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Egypt's pro-Morsi coalition calls for fresh protests

Egypt's main Islamist alliance calls for new protests over the week-end, in commemoration of slain demonstrators and in solidarity with workers on strike

Ahram Online, Thursday 5 Dec 2013
Mohamed Morsi
File photo: Supporters of ousted president Mohamed Morsi throw stones at riot police during clashes at Nasr City district, Cairo (Photo: Reuters)
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Egypt's main Islamist alliance, the Pro-Legitimacy and Anti-Coup Coalition, has called Thursday for new protests over the week-end, in commemoration of slain demonstrators and in solidarity with workers on strike.

Since Islamist president Mohamed Morsi was ousted by the military in July, following nationwide mass protests calling for the end of his rule, his supporters have staged near-daily protests calling for his reinstatement.

The coalition called on its supporters to take to the streets Friday in commemoration of slain protesters, Saturday to support the 21 female Alexandria protesters sentenced to 11 years of jail, and Sunday in solidarity with striking workers.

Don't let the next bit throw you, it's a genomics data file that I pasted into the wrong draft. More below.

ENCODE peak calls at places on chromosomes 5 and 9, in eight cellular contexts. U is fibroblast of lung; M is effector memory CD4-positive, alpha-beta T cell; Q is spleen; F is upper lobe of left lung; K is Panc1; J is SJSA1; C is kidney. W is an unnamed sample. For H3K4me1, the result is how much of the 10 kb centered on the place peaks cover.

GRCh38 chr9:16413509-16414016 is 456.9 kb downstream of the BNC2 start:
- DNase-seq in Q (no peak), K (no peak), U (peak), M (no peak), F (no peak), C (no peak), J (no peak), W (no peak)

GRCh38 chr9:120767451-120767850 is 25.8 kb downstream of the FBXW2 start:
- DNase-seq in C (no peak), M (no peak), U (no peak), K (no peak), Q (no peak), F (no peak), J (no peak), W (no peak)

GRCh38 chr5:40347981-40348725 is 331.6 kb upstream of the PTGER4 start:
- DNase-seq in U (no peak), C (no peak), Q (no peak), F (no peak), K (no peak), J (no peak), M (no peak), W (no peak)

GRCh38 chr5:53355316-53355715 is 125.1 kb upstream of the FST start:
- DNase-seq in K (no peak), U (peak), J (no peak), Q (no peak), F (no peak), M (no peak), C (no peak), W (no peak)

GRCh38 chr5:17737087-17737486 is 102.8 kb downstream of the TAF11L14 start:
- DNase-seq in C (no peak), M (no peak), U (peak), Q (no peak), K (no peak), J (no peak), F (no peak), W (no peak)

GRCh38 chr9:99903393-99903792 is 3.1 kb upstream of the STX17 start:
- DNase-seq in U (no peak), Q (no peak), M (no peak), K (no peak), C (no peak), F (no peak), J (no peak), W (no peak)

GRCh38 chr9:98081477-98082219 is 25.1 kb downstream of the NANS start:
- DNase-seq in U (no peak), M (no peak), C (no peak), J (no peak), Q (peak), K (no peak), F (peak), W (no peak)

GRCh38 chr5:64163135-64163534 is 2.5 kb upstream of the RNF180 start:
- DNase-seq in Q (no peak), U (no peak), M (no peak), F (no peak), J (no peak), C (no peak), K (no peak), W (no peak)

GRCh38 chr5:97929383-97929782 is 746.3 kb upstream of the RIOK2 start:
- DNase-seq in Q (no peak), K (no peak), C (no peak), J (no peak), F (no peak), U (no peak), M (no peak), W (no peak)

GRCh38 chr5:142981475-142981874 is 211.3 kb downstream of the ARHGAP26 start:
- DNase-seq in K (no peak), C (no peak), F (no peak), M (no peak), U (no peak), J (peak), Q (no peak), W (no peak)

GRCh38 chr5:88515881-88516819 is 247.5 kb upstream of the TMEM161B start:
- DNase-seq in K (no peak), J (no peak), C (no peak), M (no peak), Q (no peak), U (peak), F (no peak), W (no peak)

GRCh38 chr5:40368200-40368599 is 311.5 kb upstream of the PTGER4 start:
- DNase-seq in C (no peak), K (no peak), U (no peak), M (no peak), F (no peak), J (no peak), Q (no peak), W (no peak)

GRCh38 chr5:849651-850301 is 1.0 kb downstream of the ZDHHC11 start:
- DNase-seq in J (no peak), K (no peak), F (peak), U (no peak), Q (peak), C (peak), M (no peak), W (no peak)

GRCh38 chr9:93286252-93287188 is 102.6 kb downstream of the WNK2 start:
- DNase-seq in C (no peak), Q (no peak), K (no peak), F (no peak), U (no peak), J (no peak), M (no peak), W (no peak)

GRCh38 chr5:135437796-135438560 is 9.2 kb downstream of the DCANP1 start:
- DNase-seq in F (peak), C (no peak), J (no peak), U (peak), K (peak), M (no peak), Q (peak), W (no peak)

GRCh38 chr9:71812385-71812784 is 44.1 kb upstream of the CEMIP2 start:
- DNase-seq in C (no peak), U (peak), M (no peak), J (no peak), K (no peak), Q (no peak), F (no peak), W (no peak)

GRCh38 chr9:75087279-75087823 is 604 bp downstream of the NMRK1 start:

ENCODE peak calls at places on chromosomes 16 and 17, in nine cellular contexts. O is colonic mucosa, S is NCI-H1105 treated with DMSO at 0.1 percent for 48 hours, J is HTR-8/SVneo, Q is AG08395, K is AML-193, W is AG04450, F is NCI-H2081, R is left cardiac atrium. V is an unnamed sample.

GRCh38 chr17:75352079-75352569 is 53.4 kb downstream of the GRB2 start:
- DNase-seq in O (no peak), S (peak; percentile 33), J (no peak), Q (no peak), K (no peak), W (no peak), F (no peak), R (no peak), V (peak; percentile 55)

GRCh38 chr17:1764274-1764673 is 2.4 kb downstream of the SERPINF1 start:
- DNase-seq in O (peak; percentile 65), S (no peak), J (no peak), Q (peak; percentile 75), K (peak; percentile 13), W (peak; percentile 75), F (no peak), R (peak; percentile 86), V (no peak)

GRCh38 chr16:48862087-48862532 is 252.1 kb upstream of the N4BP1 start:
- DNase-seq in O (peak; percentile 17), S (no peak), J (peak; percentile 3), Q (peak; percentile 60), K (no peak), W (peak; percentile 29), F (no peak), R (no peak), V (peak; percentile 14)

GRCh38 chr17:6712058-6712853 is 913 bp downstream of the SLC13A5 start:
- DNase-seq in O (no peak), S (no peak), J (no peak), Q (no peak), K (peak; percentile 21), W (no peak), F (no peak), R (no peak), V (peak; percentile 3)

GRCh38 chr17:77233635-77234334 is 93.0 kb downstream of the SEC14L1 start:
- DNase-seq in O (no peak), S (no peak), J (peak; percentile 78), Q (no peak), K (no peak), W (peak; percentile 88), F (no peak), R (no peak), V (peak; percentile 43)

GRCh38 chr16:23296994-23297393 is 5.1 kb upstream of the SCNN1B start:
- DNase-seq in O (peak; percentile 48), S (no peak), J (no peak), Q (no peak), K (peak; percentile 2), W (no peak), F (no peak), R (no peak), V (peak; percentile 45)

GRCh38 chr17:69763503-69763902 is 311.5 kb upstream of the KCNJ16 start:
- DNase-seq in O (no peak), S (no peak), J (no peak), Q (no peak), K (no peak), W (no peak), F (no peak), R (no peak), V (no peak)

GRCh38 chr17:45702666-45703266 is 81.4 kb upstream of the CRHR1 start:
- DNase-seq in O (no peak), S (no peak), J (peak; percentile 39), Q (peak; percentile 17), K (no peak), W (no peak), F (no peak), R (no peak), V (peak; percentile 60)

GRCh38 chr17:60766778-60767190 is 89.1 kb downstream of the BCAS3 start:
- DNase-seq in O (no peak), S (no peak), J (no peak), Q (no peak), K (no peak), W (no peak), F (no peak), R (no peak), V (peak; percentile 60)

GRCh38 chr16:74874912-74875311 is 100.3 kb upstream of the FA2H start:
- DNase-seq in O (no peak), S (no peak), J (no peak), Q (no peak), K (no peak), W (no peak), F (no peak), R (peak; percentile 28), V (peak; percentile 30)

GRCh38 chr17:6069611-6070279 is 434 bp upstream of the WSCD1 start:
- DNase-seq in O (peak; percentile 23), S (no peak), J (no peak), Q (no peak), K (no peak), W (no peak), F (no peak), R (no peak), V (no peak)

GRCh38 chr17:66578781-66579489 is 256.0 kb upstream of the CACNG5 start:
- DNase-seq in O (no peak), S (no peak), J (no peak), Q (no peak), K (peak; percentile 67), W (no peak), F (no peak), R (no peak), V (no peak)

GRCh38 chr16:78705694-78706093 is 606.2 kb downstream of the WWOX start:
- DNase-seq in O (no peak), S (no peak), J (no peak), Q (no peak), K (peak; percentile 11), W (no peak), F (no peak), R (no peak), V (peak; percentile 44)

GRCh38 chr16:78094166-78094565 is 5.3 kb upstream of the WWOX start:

In November, 14 female protesters were condemned to 11 years and one month in jail for attacking security forces, destroying private property and stirring violence, while seven female minors -- 15 to 17 years old -- were sent to a youth detention centre until they reach the age of majority.

The 21 female protesters were arrested in late October during clashes with residents following a demonstration calling for the reinstatement of ousted Islamist president Mohamed Morsi. Authorities accused the demonstrators of inciting violence, blocking roads and damaging shop façades.

"The struggle of the student movement, the workers' courageous escalation … shows to all that the revolution is the will of a people that seeks to eliminate the assassins and the remnants of (Hosni) Mubarak's regime despite the sacrifices," the anti-coup coalition said in its statement.

Since the school year began, Egypt's universities have been at the heart of the country's political turmoil. Lately, students have been protesting against the death of their Cairo University colleague Mohamed Reda. The engineering student was killed last week during clashes between protesters and security forces near the university campus.

Meanwhile, thousands of workers at HADISOLB in Helwan, south of Cairo, have been on strike since Monday. The company’s syndicate has also been staging a sit-in at the headquarters of the Egyptian Trade Union Federation. Workers, who have been holding sit-ins since 26 November, decided to escalate their action after the Metallurgical Industries Company -- HADISOLB's holding company -- failed to respond to their demands to make good on delayed profit shares.

 

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